web developer & system programmer

coder . cl

ramblings and thoughts on programming...

collatz problem and haskell

published: 11-04-2012 / updated: 29-04-2012
posted in: development, haskell, programming
by Daniel Molina Wegener

The Collatz problem is Math problem related to a pair of operations which applied recursively will make a number reach 1 always. «The Collatz conjecture is a conjecture in mathematics named after Lothar Collatz, who first proposed it in 1937. The conjecture is also known as the 3n + 1 conjecture, the Ulam conjecture (after Stanisław Ulam), Kakutani’s problem (after Shizuo Kakutani), the Thwaites conjecture (after Sir Bryan Thwaites), Hasse’s algorithm (after Helmut Hasse), or the Syracuse problem; the sequence of numbers involved is referred to as the hailstone sequence or hailstone numbers, or as wondrous numbers.»

Take any natural number n. If n is even, divide it by 2 to get n / 2. If n is odd, multiply it by 3 and add 1 to obtain 3n + 1. Repeat the process (which has been called “Half Or Triple Plus One”, or HOTPO[4]) indefinitely. The conjecture is that no matter what number you start with, you will always eventually reach 1. The property has also been called oneness.

It was proposed as problem as part of the Project Euler and by Eduardo Díaz on his blog, I have implemented my solution in Haskell, because I want to enhance my skills with this language, to reach the most professional coding on it.

My first solution is as follows, is using recursion and if statements. Where if statements should be avoided, also the colmax function can be reduced and eliminated.

module Main (main) where

import System.Environment

collatz :: Int -> [Int] -> [Int]
collatz 1 xs = xs ++ [1]
collatz n xs = if even n
                  then collatz (n `div` 2) $ xs ++ [n]
               else collatz (n * 3 + 1) $ xs ++ [n]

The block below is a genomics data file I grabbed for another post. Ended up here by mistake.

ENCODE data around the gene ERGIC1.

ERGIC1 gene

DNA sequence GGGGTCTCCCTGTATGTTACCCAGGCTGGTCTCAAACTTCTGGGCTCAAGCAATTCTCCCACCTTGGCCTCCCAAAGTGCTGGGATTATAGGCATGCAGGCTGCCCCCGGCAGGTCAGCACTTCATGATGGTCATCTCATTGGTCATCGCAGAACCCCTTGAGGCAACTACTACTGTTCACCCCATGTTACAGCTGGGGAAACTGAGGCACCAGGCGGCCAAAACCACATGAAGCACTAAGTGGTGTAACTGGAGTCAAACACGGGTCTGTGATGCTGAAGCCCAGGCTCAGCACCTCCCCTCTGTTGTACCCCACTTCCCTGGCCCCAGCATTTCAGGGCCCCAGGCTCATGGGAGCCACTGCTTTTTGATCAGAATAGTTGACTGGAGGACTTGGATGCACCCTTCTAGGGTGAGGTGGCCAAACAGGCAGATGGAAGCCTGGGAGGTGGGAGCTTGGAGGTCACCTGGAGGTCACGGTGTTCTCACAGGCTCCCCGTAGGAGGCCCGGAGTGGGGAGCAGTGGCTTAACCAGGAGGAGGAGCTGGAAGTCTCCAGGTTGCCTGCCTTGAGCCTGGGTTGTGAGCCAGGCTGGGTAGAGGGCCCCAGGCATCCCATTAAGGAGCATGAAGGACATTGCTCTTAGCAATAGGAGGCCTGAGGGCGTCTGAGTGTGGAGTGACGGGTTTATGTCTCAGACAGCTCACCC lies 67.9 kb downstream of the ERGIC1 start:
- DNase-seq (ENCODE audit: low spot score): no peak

colmax :: [Int] -> Int -> Int -> Int
colmax [] _ m = m
colmax (x:xs) n m = let r = length $ collatz x []
                        in if r > n
                              then colmax xs r x
                           else colmax xs n m

main :: IO ()
main = do [x] <- getArgs
          print $ colmax [1..(read x)] 0 0

My second solution uses the Haskell features to avoid if statements and some reductions to allow more concise code, mainly due to the lazyness of used functions.

module Main (main) where

import System.Environment
import Data.List
import Data.Ord
import Data.Function

collatz :: Int -> [Int] -> [Int]
collatz n xs | n == 1 = xs ++ [1]
             | even n = collatz (n `div` 2) $ xs ++ [n]
             | otherwise = collatz (n * 3 + 1) $ xs ++ [n]

main :: IO ()
main = do [x] <- getArgs
          print $ fst $ maximumBy (comparing length `on` snd)
            $ fmap (\ x -> (x, collatz x []) ) [1..(read x)]

This code looks really well, and seems to be more clear to understand, mainly due to the inline pointfree lambda expression comparing length `on` snd. So, the code is easy to understand and clear enough. Without if statements and using guards rather than if.

one comment to “collatz problem and haskell”

  1. [...] Haskell, con 2 respuestas, aunque la segunda es la que implementa el requerimiento, Daniel incluso escribió un post en su blog e investigó un poco más sobre este problema. A la solución correcta de Daniel la llamaremos [...]

post a comment

XHTML: You can use these tags: <a href="" title=""> <abbr title=""> <acronym title=""> <b> <blockquote cite=""> <cite> <code> <del datetime=""> <em> <i> <q cite=""> <strike> <strong>